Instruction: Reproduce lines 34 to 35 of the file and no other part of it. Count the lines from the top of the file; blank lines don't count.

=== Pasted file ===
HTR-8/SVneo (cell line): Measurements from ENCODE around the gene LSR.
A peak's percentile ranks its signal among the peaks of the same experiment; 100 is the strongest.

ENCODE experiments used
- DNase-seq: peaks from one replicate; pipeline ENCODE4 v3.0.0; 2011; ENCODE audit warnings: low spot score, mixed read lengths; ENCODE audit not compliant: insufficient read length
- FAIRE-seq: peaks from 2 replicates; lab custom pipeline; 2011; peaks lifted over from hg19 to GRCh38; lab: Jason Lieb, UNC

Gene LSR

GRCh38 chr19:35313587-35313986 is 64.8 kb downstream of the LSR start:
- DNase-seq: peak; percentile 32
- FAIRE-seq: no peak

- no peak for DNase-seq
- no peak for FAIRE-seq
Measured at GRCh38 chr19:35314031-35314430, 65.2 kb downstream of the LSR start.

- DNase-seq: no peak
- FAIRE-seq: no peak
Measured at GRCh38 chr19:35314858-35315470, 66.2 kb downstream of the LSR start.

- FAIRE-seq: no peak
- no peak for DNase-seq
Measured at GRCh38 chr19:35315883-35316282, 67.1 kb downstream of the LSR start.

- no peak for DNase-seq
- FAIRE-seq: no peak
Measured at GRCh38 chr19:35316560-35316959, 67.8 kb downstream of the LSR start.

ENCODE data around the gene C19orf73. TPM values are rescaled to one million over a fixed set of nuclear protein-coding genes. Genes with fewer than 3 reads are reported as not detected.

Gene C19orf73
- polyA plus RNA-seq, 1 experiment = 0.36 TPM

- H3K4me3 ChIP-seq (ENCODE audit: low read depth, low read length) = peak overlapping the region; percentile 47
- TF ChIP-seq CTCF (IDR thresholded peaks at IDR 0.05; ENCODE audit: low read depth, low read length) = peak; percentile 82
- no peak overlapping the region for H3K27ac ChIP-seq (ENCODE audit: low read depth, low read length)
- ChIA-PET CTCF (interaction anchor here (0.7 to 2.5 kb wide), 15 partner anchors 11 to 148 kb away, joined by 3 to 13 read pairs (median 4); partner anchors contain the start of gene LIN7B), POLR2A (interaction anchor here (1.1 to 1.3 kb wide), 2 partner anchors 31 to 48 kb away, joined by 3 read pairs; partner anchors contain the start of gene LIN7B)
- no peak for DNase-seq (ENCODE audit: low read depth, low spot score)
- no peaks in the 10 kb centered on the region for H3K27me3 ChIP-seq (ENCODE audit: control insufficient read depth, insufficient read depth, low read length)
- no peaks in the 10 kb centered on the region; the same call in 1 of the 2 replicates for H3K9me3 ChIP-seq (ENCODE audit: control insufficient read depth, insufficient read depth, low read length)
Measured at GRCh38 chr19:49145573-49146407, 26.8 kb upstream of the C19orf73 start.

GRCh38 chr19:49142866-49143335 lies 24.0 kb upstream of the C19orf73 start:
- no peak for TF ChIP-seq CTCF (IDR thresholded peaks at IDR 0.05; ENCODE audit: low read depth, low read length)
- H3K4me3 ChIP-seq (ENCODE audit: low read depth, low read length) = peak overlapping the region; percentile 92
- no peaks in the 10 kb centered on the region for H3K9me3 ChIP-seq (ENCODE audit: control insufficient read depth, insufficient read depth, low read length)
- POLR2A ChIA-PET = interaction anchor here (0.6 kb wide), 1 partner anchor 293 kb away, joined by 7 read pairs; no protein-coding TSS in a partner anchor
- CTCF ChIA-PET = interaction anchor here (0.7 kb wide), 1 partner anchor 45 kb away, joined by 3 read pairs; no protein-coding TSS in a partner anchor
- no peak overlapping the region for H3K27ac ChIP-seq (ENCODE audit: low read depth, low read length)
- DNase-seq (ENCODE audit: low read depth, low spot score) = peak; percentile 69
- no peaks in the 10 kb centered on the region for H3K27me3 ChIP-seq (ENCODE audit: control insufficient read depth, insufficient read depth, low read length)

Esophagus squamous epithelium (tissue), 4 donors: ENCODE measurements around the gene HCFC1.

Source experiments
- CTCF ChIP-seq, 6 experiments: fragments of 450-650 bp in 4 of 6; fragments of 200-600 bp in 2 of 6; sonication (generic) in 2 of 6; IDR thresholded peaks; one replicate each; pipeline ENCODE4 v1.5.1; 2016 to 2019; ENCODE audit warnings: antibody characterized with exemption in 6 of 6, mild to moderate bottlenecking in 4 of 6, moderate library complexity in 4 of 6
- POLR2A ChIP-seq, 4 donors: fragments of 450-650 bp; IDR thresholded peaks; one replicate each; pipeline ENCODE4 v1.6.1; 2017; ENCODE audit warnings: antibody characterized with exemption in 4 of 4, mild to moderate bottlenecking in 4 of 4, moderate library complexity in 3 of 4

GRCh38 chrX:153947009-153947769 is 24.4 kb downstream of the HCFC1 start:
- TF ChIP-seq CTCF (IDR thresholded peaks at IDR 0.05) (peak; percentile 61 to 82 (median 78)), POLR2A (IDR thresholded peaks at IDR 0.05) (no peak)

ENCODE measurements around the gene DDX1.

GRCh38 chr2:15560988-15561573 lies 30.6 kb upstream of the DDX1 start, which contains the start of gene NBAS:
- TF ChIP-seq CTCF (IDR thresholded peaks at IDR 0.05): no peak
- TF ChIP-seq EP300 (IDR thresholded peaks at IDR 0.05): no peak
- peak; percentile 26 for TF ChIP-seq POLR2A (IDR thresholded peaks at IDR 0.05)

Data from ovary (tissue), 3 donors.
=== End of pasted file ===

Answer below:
- no peak for TF ChIP-seq CTCF (IDR thresholded peaks at IDR 0.05; ENCODE audit: low read depth, low read length)
- H3K4me3 ChIP-seq (ENCODE audit: low read depth, low read length) = peak overlapping the region; percentile 92